As I sit reflecting on how much our environments have changed since February, you cannot help but ask what a new normal may look like. It is clear that every form of everyday life has been affected. While I write this in the dining room of my work, I cannot help but feel out of place. Why am I taking my finals in a shut down dining room? Will the dining room ever hold the same amount of people? If so, when? What will the future be for restaurants?

    Since quarantine started around the United States restaurants have had to pivot or shut down. My employer, Cantina 229, has adapted to family style take out meals with a different menu each week. Luckily the restaurant has been able to remain open and in return be able to support local agriculture. On the other hand Restaurants such as Prune in New York City have had to shut their doors. 

    Low Country Family Meal

    In an article published in the New York Times, Gabrielle Hamilton, the Chef and owner of Prune described in a deeply emotional piece the hard decision to shut their doors. During the article Hamilton describes the realization that post COVID dining may be different. She writes, “But I know few of us will come back as we were. And that doesn’t seem to me like a bad thing at all; perhaps it will be a chance for a correction,” going on to explain, “For restaurants, coronavirus-mandated closures are like the oral surgery or appendectomy you suddenly face while you are uninsured. These closures will take out the weakest and the most vulnerable.” These types of conversations are similar to ones that my coworkers have had during staff meals. Questions are raised such as, what can we do in the meantime waiting? Or when we can finally open what will that look like? 

    Commonly we think of a spreading of tables to incorporate social distancing. It may also take changing the menu to accomodate a buffet delivery system, or a small expensive tasting menu inside. But what do we do in the meantime? The answer seems to be to make the best food possible while also attempting to support ethical clean local food.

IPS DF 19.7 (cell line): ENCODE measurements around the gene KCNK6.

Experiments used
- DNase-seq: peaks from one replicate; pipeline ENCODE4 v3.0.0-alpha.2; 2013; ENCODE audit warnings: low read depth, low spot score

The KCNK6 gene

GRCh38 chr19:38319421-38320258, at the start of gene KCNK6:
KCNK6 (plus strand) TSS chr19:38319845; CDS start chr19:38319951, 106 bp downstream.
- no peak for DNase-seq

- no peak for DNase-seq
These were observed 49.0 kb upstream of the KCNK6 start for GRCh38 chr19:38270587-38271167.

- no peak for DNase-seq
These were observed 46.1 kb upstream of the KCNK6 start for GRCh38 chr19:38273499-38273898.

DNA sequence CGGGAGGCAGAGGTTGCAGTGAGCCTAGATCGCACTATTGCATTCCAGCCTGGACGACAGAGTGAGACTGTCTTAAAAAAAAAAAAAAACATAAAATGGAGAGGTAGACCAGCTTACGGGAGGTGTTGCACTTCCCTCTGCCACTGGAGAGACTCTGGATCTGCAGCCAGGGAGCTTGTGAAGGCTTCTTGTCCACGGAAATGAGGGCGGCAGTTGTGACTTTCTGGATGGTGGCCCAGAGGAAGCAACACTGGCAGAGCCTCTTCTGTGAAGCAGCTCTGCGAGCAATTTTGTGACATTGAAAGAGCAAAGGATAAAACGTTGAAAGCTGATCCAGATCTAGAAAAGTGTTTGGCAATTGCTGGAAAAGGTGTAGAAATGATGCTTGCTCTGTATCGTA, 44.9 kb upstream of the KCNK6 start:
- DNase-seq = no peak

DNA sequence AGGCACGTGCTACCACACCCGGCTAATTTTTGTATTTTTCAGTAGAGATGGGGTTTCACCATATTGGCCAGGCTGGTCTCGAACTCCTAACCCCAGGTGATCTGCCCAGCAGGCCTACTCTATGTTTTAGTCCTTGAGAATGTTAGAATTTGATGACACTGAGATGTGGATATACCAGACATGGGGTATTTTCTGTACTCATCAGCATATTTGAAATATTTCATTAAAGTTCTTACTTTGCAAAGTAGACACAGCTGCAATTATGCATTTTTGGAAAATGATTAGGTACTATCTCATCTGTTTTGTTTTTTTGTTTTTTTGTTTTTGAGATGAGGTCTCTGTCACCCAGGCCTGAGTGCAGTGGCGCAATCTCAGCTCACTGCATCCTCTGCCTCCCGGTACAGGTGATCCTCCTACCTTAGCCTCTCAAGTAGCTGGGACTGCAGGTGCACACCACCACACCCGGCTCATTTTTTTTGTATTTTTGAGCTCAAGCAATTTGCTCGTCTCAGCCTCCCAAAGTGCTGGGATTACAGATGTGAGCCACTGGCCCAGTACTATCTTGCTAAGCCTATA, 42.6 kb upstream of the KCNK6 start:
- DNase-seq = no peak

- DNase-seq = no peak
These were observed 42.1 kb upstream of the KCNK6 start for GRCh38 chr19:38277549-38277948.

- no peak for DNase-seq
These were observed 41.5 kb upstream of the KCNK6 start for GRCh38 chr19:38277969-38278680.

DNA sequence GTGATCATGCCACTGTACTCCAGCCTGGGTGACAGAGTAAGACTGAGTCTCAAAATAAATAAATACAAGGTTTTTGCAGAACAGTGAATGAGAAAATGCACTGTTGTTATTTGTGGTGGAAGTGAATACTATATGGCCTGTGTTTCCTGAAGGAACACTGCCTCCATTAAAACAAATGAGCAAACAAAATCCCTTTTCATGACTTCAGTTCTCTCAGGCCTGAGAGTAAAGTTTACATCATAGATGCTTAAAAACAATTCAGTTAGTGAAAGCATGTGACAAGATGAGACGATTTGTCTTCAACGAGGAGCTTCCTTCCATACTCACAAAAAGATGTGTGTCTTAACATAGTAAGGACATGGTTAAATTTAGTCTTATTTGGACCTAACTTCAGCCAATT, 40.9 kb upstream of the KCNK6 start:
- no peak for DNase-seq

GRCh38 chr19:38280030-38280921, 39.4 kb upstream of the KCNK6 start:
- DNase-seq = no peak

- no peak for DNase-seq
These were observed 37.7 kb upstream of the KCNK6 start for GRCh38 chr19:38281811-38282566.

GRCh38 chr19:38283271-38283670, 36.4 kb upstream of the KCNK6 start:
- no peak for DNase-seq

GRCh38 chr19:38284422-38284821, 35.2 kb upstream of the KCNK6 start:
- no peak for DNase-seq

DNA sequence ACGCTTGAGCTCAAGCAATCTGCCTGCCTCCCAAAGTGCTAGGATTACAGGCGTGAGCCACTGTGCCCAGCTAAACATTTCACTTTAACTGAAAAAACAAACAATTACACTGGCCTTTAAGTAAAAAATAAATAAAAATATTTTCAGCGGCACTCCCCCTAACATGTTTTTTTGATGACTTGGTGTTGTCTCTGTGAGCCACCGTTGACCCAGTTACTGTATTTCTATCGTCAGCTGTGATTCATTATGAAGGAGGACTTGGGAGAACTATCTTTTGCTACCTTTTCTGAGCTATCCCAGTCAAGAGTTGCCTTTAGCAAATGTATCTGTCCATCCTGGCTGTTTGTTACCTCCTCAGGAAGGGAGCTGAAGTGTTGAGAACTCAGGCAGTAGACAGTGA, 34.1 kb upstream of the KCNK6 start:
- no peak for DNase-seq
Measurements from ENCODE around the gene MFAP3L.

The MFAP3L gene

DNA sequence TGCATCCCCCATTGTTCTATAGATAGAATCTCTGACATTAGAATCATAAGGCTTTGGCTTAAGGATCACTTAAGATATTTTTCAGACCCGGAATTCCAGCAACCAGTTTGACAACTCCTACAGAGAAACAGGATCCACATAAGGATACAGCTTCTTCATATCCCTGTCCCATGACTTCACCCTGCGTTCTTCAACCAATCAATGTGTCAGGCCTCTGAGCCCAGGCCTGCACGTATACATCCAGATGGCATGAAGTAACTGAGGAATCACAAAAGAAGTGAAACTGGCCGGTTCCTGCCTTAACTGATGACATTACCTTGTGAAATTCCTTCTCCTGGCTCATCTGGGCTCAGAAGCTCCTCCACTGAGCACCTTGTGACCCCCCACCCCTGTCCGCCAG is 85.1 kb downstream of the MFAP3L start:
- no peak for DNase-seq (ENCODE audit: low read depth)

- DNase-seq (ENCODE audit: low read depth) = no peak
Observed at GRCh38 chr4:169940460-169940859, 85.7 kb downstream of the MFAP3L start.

Making agricultural headlines today we look at journalists reporting on meat shortages. Today the Wall Street Journal published an article titled, A Smart Guide to the U.S. Meat Shortage. Highlighted in buying limits and regulation as COVID spreads into meat facilities we need to ask questions about our agricultural system. First, we can look at it from an ethical point of view. Do we as humans want to be consuming meat going through a facility so large? I recall a time at Cantina when we received new pigs. We were feeding them when a coworker decided he may not be able to eat them when butcher time came. My boss replied with a thought out quiet response, “these pigs live a great life everyday, we do everything we can to make sure they have the best time possible. In the end they have one bad day the day we take them to be butchered. The meat you buy at the supermarket, those pigs don’t have the same happiness.” Perhaps it isn’t so bad we eat less meat. Maybe we should focus on eating the right meat. 

    Local Wild Ramps Picked Fresh for the Menu

    The United States eats more meat than any other country in the world. According to an article by Business Insider, we consume 198.5 Lbs of meat per person per year. Europe consumes on average 50 Lbs less than we do. Perhaps the question we should be asking as environmentalists and cooks is not only how to support local farmers but also our use of meat. Maybe it is the chefs job to redesign restaurants. COVID serves as an opportunity to redefine cooking and american gastronomy. With meat causing a problem to the United States consumer, a new diet could be the answer to both chefs as well as the general public. It is my belief the future of restaurants relies on a movement which is pushing for ethical sustainable food. 

  • May 6, 2020 at 2:21pm

    Intro

    No one could have predicted that in the year 2020, everyone’s world was about to flip upside down. It’s been just over 100 years since the US has seen its last pandemic, the H1N1 Virus, or more commonly known as Influenza. The spread of coronavirus has turned an ever-bustling world into an abandoned ghost town of shut-down businesses, empty streets, and social distancing. But is it really that bad? 

    The “What”

    According to an article by BBC journalist, Martha Henriques, “Pollution and greenhouse gas emissions have fallen across continents as countries try to contain the spread of the new coronavirus.” While it’s true that the coronavirus has put a halt on global commerce, there’s a silver lining that many fail to see out of anxiety for their economic status. Because so many people and travel corporations are participating in efforts to reduce the spread of the virus, not nearly as many people are driving or flying, accordingly mother earth gets a break from the copious amounts of poison we emit into her atmosphere. According to China’s Ministry of Ecology and Environment, since the birth of the global pandemic, emissions fell 25% at the start of the year as people were instructed to stay at home. Coal use fell by 40% in China’s six largest power plants since the last quarter of 2019. Air quality was also up in China by 11.4% compared with the same time last year in 337 cities across China.